The banana peril

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Bananas are one of the most popular fruits on the planet. Globally, we eat close to 300 million of them each day and it is hard to believe they could disappear within a couple of years. Alas, banana extinction will not have been the first one. A better tasting, more resilient kind of the fruit, called Gross Michel, disappeared between 1960 and 1965 falling victim to the Panama disease (not the one troubling the tax evaders at the moment). A fungus called Fusarium attacked and killed the Gross Michel bananas in just half a dozen years. Now the same fungi with a catchy alias TR4 (short for Tropical Race 4) are decimating the crops worldwide. And it’s spreading fast…

TR 4 was first noticed in 1990 in Malaysia and sprawled across the South-East Asia to reach Mozambique in Africa in 2013. A year later Australia became infected and the virus penetrated 3.8% of the world’s plantations. Now all continents apart from Latin America are compromised and the virus claims around 7.5% of the crops. By 2016, the viral threat became so serious the annual banana congress was moved from Costa Rica to Miami, Florida in order to stop the disease from spreading to the last, virus-free continent.

The virus is spreading like wildfire because all the world’s bananas are genetically uniform and 45% of the world’s crops, called Cavendish, come from a single banana bred in England around 1834. The second reason is that TR4, unlike its great grandfather, is not a racist and affects not only the Cavendish but all the local banana varieties, making it more difficult to find a kind resilient to infection. This threatens a $9 billion a year industry employing 100 million people across 107 countries. TR4 has already damaged around $400 million worth of banana crops and although it is still far from the damage toll done by its predecessor, the virus is just getting started. It is worth remembering, TR1 left the industry with a loss of around $2.3 billion ($18.2 billion in today’s money). The descendant is even more deadly and it is believed over 85% of banana crops will be irreparably lost.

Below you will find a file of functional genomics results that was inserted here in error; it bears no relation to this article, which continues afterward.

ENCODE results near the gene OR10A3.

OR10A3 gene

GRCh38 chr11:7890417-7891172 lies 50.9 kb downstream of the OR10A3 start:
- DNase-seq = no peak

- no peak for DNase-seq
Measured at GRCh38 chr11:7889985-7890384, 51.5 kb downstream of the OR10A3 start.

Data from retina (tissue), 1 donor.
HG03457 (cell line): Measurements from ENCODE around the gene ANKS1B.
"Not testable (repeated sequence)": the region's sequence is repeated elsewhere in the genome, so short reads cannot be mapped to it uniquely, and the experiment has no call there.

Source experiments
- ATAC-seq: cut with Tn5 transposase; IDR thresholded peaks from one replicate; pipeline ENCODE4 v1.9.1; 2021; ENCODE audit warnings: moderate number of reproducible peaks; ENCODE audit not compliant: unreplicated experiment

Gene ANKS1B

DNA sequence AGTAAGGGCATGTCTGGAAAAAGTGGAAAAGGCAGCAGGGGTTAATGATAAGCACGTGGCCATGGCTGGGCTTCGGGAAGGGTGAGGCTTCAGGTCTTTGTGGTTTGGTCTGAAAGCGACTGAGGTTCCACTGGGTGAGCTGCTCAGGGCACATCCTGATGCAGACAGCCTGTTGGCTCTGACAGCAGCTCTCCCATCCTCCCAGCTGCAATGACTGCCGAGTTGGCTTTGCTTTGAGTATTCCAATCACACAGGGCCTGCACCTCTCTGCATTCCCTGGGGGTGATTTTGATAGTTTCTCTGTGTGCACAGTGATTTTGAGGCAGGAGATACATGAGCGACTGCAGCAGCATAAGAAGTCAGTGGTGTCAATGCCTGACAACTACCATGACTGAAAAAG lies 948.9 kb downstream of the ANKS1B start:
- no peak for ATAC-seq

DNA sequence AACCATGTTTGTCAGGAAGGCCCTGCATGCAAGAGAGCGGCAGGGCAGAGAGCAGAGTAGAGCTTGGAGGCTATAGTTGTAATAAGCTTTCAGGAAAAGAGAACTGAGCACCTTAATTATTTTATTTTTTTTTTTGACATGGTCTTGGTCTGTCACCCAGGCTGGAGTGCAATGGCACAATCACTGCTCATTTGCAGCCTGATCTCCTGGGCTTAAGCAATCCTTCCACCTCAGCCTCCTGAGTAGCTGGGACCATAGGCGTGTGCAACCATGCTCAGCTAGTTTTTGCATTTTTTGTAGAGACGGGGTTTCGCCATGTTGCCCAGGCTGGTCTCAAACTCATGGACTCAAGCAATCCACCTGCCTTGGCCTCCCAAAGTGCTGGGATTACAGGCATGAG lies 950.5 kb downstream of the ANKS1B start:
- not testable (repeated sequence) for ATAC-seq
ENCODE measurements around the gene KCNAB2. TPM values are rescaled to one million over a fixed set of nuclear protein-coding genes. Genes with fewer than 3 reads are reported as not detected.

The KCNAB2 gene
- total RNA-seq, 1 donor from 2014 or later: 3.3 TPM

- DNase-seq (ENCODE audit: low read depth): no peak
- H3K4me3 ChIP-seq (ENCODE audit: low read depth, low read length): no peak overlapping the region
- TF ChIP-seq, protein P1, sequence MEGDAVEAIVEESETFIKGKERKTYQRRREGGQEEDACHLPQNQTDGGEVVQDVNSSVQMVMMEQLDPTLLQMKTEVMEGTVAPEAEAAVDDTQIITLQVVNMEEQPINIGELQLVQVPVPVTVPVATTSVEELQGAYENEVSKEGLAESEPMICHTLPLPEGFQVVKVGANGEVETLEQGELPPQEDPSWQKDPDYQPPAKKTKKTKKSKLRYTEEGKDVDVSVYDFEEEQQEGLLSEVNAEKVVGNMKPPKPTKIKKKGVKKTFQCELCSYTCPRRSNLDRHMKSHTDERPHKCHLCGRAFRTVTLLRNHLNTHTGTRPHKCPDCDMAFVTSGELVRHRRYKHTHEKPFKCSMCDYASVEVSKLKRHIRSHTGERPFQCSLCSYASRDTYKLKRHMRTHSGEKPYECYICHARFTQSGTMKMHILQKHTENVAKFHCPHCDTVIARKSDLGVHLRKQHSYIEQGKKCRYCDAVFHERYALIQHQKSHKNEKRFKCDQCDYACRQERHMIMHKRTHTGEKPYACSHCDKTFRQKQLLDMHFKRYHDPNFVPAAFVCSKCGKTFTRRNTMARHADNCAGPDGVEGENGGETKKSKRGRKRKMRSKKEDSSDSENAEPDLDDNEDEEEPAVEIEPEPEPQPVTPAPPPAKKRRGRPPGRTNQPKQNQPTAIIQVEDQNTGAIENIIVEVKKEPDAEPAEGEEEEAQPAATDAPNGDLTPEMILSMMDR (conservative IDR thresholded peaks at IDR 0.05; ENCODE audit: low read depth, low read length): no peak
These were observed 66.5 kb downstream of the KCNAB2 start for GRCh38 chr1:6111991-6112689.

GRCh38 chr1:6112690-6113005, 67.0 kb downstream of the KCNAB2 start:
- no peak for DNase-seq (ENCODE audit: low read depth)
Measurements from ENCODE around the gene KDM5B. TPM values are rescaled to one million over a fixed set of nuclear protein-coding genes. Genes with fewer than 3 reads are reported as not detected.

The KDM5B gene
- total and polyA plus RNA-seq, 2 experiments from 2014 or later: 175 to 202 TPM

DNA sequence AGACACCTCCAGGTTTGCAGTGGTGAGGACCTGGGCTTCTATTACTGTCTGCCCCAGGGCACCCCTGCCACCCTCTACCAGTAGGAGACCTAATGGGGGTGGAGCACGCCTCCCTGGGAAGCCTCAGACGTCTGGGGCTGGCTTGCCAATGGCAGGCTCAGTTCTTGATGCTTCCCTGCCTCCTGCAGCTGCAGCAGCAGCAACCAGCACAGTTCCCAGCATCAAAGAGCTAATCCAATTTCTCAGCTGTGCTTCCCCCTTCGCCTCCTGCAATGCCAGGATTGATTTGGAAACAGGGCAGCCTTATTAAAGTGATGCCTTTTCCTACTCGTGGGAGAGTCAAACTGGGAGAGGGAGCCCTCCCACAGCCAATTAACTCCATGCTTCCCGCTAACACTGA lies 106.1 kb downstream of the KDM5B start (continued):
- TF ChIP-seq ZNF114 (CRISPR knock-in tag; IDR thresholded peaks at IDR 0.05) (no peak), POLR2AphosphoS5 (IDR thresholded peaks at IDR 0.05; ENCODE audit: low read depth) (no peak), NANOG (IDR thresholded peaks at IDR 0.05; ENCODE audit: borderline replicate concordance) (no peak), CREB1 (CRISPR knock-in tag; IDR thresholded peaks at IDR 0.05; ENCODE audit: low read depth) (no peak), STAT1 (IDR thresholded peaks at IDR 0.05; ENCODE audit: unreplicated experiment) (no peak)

There are two ways of dealing with the problem. One is trying to contain the virus by eliminating the exposed plantations, quarantining the workers and sterilise all the equipment. Unfortunately, this has been unsuccessful so far, because Fusarium fungi dwell deep in the soil and the only way of killing them is incinerating the whole plantation and never growing bananas there. Plantation owners are not willing to make a sacrifice like that and it would take a joint international effort to force such a discipline. Other counter-measures are insofar of little impact, as sterilising equipment has no effect and quarantining the infected crops is only prolonging the inevitable. The other way is research of either a cure or a banana species resilient to the virus. Especially the latter solution is promising, although it would lead to a change in the bananas’ taste, texture and transport handling. Thus, bananas may become an expensive luxury or change their taste in a way difficult to predict in less than a decade, so go out to the nearest supermarket before it’s too late, just in case…


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